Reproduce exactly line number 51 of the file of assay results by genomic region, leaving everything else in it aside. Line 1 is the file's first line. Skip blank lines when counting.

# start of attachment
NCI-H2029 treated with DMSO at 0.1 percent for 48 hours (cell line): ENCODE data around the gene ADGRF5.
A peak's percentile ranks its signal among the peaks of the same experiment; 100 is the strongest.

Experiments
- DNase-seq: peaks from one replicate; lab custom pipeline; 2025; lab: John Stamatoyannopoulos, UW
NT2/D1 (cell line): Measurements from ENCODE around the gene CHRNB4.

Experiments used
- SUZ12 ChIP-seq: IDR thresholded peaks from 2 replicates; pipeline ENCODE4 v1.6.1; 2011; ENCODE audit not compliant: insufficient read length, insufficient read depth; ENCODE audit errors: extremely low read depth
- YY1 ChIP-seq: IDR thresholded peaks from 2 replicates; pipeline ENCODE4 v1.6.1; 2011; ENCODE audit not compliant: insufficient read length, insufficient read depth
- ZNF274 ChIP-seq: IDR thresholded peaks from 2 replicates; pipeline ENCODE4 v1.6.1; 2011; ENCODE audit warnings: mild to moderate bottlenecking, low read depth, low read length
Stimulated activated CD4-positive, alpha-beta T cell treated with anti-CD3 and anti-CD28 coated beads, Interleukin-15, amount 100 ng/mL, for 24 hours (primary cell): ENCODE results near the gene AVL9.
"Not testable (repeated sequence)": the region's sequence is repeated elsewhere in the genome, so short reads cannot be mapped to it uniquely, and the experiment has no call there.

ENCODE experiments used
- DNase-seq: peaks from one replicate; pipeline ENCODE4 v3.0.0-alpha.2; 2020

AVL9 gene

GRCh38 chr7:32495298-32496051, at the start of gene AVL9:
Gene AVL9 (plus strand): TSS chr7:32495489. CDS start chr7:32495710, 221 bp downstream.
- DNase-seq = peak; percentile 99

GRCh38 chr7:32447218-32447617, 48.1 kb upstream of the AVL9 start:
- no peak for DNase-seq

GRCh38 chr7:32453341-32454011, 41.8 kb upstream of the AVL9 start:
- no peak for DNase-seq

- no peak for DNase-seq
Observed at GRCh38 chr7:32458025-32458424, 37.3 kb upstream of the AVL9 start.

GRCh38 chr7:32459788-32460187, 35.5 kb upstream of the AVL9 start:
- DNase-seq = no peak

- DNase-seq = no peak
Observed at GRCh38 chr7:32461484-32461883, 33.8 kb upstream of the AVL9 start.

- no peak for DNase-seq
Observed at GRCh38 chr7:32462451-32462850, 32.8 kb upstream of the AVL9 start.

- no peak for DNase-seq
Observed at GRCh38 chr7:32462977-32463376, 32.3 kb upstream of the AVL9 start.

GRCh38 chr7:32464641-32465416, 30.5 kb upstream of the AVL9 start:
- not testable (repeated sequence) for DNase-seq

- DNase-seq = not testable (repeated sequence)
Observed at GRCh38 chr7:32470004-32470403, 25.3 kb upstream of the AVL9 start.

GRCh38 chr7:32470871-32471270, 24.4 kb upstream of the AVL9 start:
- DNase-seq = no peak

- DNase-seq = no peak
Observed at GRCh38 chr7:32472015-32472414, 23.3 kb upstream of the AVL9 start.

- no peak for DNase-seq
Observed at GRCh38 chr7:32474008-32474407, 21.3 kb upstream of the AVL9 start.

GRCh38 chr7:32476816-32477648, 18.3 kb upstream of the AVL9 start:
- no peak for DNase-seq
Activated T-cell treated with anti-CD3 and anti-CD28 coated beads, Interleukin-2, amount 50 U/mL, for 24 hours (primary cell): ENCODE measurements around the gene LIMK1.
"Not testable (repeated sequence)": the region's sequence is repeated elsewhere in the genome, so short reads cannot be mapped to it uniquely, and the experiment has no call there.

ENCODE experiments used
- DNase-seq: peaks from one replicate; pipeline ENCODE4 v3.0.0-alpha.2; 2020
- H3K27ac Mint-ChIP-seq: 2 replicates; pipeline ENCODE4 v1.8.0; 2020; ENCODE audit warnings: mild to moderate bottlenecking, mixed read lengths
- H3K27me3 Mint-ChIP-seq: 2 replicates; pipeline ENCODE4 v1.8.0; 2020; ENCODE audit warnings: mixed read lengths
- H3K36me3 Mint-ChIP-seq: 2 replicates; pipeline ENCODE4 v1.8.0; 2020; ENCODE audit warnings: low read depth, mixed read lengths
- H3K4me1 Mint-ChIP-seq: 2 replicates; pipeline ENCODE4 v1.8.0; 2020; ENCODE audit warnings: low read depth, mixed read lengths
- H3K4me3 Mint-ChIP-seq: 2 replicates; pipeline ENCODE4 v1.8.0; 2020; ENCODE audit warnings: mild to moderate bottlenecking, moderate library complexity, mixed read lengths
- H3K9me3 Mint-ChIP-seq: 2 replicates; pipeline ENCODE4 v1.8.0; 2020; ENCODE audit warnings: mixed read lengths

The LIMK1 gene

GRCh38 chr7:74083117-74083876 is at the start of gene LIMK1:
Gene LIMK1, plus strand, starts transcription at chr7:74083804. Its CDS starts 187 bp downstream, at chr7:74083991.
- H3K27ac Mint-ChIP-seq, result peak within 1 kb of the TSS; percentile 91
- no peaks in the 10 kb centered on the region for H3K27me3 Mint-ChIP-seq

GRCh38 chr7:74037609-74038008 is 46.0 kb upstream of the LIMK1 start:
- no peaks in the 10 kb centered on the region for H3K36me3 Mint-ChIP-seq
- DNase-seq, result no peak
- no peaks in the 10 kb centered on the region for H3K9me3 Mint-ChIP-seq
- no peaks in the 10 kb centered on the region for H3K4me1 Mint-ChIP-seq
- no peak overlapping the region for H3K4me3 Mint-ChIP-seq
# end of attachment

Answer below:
- H3K4me1 Mint-ChIP-seq: 2 replicates; pipeline ENCODE4 v1.8.0; 2020; ENCODE audit warnings: low read depth, mixed read lengths